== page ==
| Southern Plains Woodrats are found in places where grasses, creosotebush, mesquite, and cactus grow. Local populations can reach high levels and then crash. Crashes can be associated with changes in habitat—for example, an unusually rainy year may kill cactus the Woodrats rely on for food. Like many rodents, these woodrats are active between dusk and midnight. When disturbed, individuals thump or drum their hindfeet, possibly to communicate territorial ownership. They live in association with many other mammals, including armadillos, cotton rats, kangaroo rats, grasshopper mice, jackrabbits, and cottontails.
Also known as:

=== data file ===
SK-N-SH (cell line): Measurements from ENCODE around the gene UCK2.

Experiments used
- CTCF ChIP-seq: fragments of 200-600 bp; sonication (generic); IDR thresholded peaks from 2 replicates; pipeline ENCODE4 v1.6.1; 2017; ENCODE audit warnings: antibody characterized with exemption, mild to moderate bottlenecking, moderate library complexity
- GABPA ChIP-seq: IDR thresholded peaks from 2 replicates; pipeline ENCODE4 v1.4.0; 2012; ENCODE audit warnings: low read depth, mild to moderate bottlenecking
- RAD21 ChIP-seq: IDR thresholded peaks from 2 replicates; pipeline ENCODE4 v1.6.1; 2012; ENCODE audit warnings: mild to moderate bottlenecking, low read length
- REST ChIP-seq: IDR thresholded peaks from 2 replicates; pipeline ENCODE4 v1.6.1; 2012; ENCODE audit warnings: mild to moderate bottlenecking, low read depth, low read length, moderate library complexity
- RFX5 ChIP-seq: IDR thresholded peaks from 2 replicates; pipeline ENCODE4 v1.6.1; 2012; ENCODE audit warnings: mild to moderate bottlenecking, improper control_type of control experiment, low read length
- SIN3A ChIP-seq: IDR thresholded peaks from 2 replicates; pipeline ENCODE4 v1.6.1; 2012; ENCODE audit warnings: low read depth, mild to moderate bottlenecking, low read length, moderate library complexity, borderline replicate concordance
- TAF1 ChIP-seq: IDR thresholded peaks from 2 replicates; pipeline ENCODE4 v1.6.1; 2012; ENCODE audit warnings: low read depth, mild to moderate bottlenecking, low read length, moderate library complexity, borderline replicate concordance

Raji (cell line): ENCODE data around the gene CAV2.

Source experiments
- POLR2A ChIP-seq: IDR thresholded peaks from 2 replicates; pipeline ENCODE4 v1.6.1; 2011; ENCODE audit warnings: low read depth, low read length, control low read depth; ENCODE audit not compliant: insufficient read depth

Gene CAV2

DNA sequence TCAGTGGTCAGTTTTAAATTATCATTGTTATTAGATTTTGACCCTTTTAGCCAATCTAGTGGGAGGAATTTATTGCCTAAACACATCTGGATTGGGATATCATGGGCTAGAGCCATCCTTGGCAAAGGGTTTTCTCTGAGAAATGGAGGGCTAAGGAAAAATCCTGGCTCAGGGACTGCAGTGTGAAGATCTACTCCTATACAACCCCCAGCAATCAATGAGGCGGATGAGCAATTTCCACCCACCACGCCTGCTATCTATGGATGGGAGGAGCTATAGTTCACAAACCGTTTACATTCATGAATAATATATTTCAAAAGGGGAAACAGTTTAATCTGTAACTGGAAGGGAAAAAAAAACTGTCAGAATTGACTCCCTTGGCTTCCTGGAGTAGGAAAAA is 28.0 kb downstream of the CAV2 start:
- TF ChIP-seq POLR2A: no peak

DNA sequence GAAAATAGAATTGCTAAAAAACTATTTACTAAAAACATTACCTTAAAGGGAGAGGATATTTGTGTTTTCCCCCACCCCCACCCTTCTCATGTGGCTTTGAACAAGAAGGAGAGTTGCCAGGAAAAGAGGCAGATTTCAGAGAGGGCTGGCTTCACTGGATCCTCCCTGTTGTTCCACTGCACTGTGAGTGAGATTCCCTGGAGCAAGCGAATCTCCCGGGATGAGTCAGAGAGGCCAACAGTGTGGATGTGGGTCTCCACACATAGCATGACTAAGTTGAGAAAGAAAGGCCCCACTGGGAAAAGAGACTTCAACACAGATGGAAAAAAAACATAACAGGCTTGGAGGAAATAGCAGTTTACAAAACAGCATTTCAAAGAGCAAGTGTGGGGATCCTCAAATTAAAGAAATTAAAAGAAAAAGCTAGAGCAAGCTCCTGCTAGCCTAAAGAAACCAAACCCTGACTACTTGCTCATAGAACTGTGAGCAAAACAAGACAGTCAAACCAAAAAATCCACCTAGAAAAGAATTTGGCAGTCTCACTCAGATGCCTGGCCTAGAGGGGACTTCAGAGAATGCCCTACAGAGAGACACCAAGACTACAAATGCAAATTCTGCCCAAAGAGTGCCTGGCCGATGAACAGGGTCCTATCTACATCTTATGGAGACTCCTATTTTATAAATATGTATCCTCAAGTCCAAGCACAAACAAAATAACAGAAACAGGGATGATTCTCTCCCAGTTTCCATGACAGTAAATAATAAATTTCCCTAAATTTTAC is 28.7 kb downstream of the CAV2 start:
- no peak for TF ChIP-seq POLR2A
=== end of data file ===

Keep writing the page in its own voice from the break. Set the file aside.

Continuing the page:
Hoary Woodrat, Baird Woodrat, Black Woodrat, Plains Woodrat, Gray Woodrat, Rata de Campo
Males are larger than females.
370 mm males; 356 mm females
334-411 mm males; 310-382 mm females
210-317 g males; 180-274 g females
Baird, S.F., 1855. Characteristics of some new species of Mammalia, collecred by the U.S. and Mexican Boundary Survey, Major W.H. Emory, U.S.A. Commissioner, p. 133. Proceedings of the Academy of Natural Sciences of Philadelphia, 7:331-333.
Mammal Species of the World
Mammalian Species, American Society of Mammalogists' species account
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